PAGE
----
/// USA Network: Show Me the Funny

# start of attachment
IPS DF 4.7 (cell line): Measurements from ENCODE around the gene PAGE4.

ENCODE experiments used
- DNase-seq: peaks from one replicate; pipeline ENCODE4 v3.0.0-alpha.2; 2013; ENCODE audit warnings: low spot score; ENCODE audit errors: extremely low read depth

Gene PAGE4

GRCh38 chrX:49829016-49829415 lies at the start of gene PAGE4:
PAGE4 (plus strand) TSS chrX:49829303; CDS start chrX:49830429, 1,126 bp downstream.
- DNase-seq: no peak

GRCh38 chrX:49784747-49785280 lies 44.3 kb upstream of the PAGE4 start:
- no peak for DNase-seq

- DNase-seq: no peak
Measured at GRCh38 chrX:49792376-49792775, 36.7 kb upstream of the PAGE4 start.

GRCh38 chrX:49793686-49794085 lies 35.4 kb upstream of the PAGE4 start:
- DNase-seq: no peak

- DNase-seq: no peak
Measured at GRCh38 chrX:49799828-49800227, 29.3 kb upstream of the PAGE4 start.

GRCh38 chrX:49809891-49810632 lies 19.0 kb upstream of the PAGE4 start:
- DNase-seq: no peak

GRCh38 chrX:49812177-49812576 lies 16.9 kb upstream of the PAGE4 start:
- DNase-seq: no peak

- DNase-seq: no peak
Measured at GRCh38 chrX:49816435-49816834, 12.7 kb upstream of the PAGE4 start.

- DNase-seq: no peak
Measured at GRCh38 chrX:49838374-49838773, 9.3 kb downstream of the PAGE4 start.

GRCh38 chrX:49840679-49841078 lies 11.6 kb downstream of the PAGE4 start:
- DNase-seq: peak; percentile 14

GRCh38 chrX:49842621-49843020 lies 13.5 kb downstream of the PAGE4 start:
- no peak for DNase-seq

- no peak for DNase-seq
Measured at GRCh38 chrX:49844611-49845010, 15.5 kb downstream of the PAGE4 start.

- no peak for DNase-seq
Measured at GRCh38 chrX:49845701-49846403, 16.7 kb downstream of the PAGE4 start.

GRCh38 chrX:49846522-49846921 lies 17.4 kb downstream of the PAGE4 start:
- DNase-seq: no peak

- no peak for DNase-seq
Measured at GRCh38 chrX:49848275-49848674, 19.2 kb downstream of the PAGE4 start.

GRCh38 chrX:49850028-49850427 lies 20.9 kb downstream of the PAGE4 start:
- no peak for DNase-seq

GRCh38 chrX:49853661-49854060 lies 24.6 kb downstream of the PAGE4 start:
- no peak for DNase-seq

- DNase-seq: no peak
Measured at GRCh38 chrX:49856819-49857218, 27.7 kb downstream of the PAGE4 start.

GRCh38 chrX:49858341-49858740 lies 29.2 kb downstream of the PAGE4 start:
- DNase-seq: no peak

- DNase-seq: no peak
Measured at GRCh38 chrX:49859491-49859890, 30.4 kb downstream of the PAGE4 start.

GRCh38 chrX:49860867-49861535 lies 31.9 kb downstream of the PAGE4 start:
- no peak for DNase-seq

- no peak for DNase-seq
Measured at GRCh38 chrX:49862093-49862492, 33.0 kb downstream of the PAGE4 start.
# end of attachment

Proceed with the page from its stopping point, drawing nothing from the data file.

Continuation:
USA Network on May 16 will make an upfront pitch to advertisers that will emphasize sitcoms and reality shows . Network execs acknowledge the need to branch out from USA’s successful original drama fare in order to maintain the top spot in the cable entertainment ratings game. “We have a reservoir of good will,” USA co-president Jeff Wachtel told the Times’ Bill Carter. “Now that’s great, but it’s also a trap. Because if anybody imputes a formula to you, you really are in danger of being formulaic. We’ve got to challenge the audience.” In the fall, USA will start airing Modern Family reruns, which the network bought in 2010 for $1.4 million an episode . USA’s plan is to market the hugely popular sitcom as if it were an original show, while building blocks of original comedy programming around it. USA’s first foray into the genre boils down to a pair of prospects: Sirens, a Denis Leary-helmed show about paramedics, and Playing House, an offbeat female-oriented sitcom. Contextually, the latter may be a better fit with Modern Family. The network is also considering picking up ABC’s Happy Endings in the likely event that it is cancelled. (Since being shipped off to the Siberia that is Friday night, Happy Endings averaged a dismal 0.8 in the dollar demo.) The Modern Family gambit carries a number of risks. For the most part (The Big Bang Theory on TBS is a notable exception ), broadcast repeats no longer drive cable ratings. And comedy is a hard nut to crack—despite branding itself as the “Very Funny” network for the better part of the decade, only one original TBS comedy ( Men at Work ) has delivered a mass audience. For all that, USA remains the top dog in total deliveries, averaging 3 million prime time viewers in the first quarter of 2013. It also rules the 25-54 demo, but it recently slipped behind TBS among the 18-49 set.